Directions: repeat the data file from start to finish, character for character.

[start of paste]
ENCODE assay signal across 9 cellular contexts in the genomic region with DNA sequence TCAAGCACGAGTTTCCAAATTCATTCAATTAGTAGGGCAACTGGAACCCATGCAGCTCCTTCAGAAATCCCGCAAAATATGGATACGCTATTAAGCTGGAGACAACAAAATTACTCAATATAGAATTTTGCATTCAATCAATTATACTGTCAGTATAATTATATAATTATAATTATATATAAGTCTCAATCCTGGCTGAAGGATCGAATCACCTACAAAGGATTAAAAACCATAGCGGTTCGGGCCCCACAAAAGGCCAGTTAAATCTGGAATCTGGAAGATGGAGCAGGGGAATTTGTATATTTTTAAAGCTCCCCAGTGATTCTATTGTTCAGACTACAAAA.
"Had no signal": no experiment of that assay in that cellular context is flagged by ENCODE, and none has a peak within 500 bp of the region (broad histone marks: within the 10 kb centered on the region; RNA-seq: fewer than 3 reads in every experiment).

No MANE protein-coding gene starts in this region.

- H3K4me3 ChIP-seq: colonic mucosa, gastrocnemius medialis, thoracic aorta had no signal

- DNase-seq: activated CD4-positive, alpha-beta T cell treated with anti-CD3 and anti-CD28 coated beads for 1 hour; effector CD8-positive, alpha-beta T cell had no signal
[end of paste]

ENCODE assay signal across 9 cellular contexts in the genomic region with DNA sequence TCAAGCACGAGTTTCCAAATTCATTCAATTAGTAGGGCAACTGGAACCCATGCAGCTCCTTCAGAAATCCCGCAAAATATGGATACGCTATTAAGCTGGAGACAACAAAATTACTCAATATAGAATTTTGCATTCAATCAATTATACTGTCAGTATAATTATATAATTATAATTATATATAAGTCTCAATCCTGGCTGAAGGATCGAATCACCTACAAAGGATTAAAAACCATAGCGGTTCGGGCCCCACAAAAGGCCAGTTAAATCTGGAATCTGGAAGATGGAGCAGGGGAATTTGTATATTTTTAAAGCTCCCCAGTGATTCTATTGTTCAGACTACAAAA.
"Had no signal": no experiment of that assay in that cellular context is flagged by ENCODE, and none has a peak within 500 bp of the region (broad histone marks: within the 10 kb centered on the region; RNA-seq: fewer than 3 reads in every experiment).

No MANE protein-coding gene starts in this region.

- H3K4me3 ChIP-seq: colonic mucosa, gastrocnemius medialis, thoracic aorta had no signal

- DNase-seq: activated CD4-positive, alpha-beta T cell treated with anti-CD3 and anti-CD28 coated beads for 1 hour; effector CD8-positive, alpha-beta T cell had no signal